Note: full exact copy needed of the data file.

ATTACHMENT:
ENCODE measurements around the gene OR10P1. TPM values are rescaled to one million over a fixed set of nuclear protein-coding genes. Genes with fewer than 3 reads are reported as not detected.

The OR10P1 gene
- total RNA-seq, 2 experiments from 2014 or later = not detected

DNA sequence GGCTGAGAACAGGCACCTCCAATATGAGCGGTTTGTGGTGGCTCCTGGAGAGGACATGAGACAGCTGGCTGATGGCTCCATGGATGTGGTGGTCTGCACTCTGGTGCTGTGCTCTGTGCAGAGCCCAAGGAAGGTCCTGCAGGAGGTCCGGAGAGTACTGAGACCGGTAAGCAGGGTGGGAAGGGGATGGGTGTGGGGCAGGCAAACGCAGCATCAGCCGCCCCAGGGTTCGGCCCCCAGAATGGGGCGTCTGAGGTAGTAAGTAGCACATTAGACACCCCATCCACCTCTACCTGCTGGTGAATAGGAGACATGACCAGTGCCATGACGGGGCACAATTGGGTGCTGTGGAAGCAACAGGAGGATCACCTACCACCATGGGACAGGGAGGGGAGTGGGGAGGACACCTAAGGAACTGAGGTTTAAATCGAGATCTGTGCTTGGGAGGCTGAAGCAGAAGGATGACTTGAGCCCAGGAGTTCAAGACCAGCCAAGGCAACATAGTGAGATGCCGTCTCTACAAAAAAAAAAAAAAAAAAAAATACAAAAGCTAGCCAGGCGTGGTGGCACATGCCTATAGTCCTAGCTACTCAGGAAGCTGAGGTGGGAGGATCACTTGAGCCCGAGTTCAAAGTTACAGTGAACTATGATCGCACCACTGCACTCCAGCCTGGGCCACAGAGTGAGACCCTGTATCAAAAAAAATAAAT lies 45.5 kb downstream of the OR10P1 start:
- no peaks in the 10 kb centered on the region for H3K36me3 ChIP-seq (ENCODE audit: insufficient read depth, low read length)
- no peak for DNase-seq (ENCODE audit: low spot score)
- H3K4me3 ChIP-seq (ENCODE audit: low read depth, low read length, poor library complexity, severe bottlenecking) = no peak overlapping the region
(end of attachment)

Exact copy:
ENCODE measurements around the gene OR10P1. TPM values are rescaled to one million over a fixed set of nuclear protein-coding genes. Genes with fewer than 3 reads are reported as not detected.

The OR10P1 gene
- total RNA-seq, 2 experiments from 2014 or later = not detected

DNA sequence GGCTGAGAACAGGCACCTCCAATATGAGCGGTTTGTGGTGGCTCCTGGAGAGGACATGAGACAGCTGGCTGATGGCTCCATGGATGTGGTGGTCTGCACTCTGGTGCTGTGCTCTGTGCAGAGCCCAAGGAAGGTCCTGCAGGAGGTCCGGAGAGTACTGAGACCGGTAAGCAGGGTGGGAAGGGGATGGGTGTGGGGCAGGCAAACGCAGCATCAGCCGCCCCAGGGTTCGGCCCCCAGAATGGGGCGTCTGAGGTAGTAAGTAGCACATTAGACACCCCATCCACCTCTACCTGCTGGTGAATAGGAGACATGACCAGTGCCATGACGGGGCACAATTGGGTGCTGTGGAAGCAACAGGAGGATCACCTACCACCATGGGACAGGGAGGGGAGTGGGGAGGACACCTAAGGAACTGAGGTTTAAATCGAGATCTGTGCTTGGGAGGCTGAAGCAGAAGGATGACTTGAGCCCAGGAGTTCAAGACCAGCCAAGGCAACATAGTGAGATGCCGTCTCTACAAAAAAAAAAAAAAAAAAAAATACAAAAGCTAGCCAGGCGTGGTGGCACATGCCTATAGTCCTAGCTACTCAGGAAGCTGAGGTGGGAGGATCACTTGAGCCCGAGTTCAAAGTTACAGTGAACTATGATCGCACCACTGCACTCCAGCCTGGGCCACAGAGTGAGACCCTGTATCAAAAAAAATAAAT lies 45.5 kb downstream of the OR10P1 start:
- no peaks in the 10 kb centered on the region for H3K36me3 ChIP-seq (ENCODE audit: insufficient read depth, low read length)
- no peak for DNase-seq (ENCODE audit: low spot score)
- H3K4me3 ChIP-seq (ENCODE audit: low read depth, low read length, poor library complexity, severe bottlenecking) = no peak overlapping the region